Special Insights No. 8
Fourth Quarter 2006
“Beginnings and Belongings”
(Produced by the Editorial Board of the 1888 Message Study Committee)
“Faith and Frailty”
It must be God’s foresight that we are given this particular Sabbath School Lesson right now on this weekend—the greatest shopping days of the year in
Now we have set before us along with our shopping spree (in God’s love), the story of
Jesus is concerned for us; wild pagan winter solstice holidays are encroaching on our remembering that we live in the cosmic Day of Atonement. (Some churches go wild with Christmas decorating and parties.) Jesus reminds us again that “as it was in the days of Lot: they ate [Thanksgiving feasting], they drank, they bought, they sold, they planted, they built [all harmless ‘occupy ‘til He come’ activities]; but on the day ... it rained fire ... from heaven, ... even so will it be in the day when the Son of Man is revealed” (Luke 17:26-30).
Our Lesson lets Ellen White say a few words. She links “us” together with our worldly neighbors (note the italicized us): “The world is largely given up to the indulgence of appetite; and the disposition to follow worldly customs will bring us into bondage to perverted habits,—habits that will make us more and more like the doomed inhabitants of Sodom. I have wondered that the inhabitants of the earth were not destroyed, like the people of
We could say that
There’s nothing wrong with the book Evangelism; but careful reading reveals that missionary activity is not good enough—there must be a clear understanding of the “everlasting gospel” itself which is to be preached in the great cities. Paul says that “God ... preached the gospel to Abraham” (Gal. 3:8) but says nothing about
The “father of the faithful” had to learn how to believe!
So did his wife, Sarah. The Lesson recognizes that what they both did regarding the Hagar affair was wrong, yet seeks to understand how they might reasonably have concluded this was God’s will. A tricky problem we often face—how to understand what’s right when you could so easily reason yourself out of duty. But considering the terrible agony that has followed this act of unbelief on their part all these millennia (including the conflict between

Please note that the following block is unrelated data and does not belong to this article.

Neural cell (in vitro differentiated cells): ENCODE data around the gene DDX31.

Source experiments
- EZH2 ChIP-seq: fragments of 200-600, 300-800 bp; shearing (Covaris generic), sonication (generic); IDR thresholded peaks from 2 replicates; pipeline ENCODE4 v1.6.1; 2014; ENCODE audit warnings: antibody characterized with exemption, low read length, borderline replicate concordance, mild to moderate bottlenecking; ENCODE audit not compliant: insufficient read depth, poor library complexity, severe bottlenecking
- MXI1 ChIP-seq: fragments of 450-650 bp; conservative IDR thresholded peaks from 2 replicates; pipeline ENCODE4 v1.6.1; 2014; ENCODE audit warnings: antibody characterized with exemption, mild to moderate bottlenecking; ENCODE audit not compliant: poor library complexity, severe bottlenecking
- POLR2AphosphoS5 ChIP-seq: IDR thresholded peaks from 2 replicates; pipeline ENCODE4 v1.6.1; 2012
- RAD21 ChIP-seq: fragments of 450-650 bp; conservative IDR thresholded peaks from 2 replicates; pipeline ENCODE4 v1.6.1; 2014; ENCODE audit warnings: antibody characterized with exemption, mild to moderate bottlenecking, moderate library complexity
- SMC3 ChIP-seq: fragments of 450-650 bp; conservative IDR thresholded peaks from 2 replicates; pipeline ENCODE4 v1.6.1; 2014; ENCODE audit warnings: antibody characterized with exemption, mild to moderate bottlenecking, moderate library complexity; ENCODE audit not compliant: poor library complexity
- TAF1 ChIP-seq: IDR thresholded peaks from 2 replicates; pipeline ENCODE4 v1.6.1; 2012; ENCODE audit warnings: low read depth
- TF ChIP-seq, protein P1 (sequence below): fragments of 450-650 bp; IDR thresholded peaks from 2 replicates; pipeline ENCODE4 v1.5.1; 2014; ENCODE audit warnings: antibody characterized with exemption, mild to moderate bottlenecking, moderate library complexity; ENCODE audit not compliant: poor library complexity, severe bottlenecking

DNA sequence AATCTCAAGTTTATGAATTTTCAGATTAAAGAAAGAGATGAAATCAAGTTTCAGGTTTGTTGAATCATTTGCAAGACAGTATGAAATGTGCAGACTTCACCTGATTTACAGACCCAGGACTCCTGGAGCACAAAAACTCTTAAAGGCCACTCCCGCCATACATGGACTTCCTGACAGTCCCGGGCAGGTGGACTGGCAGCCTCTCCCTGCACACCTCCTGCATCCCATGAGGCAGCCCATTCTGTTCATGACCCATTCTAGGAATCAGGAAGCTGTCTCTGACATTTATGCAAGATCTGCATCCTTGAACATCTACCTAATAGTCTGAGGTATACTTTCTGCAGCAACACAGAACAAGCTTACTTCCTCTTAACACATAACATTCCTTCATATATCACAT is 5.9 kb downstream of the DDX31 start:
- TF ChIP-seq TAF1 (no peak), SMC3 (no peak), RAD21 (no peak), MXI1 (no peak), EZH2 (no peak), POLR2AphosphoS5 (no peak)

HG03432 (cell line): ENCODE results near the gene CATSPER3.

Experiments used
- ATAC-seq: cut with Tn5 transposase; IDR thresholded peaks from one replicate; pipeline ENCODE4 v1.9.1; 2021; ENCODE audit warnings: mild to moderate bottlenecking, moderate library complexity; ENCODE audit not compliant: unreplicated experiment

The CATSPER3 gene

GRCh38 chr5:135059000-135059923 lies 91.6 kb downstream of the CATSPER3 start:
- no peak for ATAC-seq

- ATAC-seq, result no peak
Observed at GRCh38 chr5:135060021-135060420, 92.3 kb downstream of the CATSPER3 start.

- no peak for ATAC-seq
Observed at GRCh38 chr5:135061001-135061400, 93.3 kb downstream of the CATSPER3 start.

Even though at the time God did not specifically mention Sarah, in Genesis 17:19 He cleared it up by saying “Sarah your wife shall bear you a son indeed,” even “when she was past age” (Heb. 11:11). Sarah was always his wife in God’s sight, as Malachi tells us that “the wife of your youth” is always your wife (see Mal. -16).
The Lord’s quiet assurance that He would give Abraham a son by Sarah was an example of the Lord’s favorite way of doing things: calling “those things which do not exist as though they did” (Rom. 4:17). Sarah’s experience of her growth from unbelief to faith is a forever example of how the new covenant works. She was bitter; decades of disappointment had left their mark on her soul. She blamed God directly for her infertility (Gen. 16:2). She laughed in unbelieving derision when she heard the divine Visitor say that “according to the time of life” (nine months later) she would bear a son (,12).
Her bitter unhappiness is seen in the harsh way she treated poor Hagar after Ishmael was born (vss. 5, 6). But Hebrews tells us that she experienced a genuine conversion somehow; “through faith” she “received strength to conceive” (), faith being understood in its New Testament sense as a heart response of appreciation for the love of Christ. Her bitter unbelief had affected her physiologically; the mysterious factors that govern our reproductive system had been shut down by this unbelieving bitterness of soul; when she repented and the heart was melted, a change in her body took place. (It’s common knowledge that often today when a wife is barren, the couple’s adoption of a baby unseals her matronly instincts of love to allow a previously impossible pregnancy.)
The lesson the Lord sought to teach her is one we need to learn today: “Is anything too hard for the Lord?” (). Our Lesson is not concerned with the practice of gynecologists today; we face a world alienated from God, “destroyed for lack of knowledge” (Hosea 4:6). How to give them the “knowledge” they need but they so often resist, is the problem of the ages. The gift of repentance which the world church needs so desperately in order for Heaven to renew Pentecost to us seems as elusive to us as pregnancy was to poor old Sarah; but the problems of the world church are not too “hard” for the Lord of today.
Sarah is our heroine as Abraham is “our father.” We are called to identify with Him; now let’s identify with her, and join her in letting our hard hearts be melted.
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